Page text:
To those responsible for vandalizing and calling in bomb threats to various Islamic communities:
You're terrorists. Was that what you wanted? You are on absolutely the same level as the men who killed pilots and took over planes and flew them to New York and D.C. Like them, you have chosen to take your political outrage and direct it at innocent civilians -- exactly like the innocent civilians who tried to fly to Los Angeles and San Francisco Tuesday morning. Exactly like the innocent civilians who woke up and went to work Tuesday morning and never came home. Exactly. Innocent civilians. In trying to retaliate, you've become that which you seek to destroy. Your actions serve as a warning to the rest of us.
The images of planes crashing into US landmarks will stay with all of us forever. But for me, the image that comes to me most clearly came later that night. The Speaker of the House stood on the steps of the Capitol building and gave a statement, followed by the two partisan leaders. The three men were surrounded by various members of Congress. After the speaking was over and the speakers began to walk away, someone in the crowd began to sing "God Bless America". It spread through the crowd almost immediately, ending in a loud, triumphant chorus. I sat in front of my television in tears, moved by such a spontaneous outpouring.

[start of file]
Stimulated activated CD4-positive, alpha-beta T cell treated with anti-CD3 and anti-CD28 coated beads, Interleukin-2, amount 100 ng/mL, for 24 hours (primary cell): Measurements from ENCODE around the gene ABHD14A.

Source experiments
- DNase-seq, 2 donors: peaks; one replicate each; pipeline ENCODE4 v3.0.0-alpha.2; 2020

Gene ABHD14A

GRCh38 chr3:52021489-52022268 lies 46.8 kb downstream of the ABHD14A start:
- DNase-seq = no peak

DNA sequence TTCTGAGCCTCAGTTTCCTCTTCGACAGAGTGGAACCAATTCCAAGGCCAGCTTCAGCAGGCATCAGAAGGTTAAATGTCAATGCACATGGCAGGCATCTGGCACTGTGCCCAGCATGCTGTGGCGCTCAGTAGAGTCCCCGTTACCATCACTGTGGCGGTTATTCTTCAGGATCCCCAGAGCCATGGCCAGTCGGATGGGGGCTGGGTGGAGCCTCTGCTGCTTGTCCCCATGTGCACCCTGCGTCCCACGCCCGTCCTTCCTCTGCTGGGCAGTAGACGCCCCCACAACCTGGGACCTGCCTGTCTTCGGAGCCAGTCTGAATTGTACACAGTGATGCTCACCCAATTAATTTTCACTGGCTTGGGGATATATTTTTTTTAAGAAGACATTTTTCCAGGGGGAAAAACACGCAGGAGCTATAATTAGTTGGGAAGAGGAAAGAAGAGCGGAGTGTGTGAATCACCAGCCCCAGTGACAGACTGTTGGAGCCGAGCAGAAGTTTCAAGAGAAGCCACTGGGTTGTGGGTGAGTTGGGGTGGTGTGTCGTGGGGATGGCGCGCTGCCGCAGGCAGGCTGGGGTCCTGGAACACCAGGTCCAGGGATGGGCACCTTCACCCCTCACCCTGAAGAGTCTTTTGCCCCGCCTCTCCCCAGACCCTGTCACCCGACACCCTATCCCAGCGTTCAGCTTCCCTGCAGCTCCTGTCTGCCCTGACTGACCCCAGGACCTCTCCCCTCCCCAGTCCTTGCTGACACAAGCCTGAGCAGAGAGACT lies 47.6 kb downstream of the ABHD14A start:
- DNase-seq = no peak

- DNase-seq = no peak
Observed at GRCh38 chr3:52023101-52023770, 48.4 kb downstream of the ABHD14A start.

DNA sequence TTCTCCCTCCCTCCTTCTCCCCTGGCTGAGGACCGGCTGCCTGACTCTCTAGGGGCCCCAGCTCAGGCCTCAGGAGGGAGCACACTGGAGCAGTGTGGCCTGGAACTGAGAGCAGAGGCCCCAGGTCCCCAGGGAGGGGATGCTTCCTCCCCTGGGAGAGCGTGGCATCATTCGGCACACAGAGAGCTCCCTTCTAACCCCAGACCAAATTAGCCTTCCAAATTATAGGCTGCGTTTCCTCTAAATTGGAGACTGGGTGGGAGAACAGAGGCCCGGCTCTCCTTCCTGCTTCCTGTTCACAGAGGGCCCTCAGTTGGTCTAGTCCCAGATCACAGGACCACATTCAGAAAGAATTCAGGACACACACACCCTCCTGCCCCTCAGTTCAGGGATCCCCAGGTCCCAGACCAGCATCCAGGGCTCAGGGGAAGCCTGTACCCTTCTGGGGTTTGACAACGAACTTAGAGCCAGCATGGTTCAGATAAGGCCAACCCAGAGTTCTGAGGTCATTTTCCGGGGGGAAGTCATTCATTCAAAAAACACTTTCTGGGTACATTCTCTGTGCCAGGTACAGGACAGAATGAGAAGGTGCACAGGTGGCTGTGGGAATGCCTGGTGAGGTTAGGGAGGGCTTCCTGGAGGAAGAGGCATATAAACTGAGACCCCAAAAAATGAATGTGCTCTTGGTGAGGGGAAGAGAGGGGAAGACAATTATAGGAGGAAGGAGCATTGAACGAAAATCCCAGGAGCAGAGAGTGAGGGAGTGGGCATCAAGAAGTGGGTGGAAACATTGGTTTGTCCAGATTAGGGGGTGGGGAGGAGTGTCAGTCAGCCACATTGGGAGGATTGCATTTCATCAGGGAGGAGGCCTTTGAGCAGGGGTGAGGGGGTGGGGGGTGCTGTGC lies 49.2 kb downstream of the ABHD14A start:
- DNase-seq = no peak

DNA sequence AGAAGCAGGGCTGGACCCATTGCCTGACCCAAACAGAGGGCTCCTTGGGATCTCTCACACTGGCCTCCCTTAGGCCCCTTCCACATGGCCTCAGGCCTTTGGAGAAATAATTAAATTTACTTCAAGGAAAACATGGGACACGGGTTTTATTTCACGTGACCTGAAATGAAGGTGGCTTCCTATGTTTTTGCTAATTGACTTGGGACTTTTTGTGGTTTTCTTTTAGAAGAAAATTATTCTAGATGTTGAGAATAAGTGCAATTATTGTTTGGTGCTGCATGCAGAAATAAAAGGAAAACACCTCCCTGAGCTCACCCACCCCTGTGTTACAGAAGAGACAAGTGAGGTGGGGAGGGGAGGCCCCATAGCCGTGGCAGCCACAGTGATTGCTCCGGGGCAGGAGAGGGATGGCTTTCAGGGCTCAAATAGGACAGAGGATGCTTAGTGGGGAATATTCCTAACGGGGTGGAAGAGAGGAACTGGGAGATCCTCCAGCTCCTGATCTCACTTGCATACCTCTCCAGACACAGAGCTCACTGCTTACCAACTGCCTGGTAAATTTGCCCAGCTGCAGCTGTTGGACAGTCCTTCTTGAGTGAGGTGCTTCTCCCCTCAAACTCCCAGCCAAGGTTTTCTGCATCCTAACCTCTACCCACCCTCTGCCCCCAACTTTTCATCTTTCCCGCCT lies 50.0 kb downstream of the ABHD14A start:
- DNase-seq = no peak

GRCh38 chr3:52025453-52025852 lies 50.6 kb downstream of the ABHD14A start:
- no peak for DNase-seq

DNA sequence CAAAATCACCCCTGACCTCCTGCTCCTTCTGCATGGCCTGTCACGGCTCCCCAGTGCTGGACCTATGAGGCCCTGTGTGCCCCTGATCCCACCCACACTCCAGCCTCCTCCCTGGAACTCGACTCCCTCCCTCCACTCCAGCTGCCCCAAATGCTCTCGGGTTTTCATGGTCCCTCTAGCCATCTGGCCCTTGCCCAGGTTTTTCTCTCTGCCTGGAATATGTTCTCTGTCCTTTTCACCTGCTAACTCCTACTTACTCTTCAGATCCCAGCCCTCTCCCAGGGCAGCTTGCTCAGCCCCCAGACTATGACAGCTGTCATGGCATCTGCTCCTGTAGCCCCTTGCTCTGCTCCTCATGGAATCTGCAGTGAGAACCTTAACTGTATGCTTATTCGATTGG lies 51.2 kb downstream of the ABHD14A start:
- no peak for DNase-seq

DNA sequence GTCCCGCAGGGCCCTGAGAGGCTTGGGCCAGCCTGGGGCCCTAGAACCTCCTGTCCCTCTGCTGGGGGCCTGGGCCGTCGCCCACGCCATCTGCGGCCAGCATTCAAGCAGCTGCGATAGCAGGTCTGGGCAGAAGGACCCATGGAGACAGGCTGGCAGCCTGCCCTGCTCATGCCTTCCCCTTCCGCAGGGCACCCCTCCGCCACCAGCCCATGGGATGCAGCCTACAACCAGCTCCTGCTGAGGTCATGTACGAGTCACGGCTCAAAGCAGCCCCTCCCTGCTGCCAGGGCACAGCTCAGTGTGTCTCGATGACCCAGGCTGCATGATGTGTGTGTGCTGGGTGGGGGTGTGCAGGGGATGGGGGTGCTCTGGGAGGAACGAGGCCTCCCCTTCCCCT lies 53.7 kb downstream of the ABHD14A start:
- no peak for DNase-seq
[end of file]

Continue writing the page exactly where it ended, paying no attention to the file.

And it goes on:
I don't know what may come in the future. I know our country will never be the same again, but I know, I have absolute faith, that we will all be stronger for what has happened.
I've written three entries since
I've written three entries since last Friday, but I haven't been able to post them. I hate to post a ton of entries all at once, but right now I don't have much choice. I'll post as soon as I can.
September 11, 2001
My god. I followed the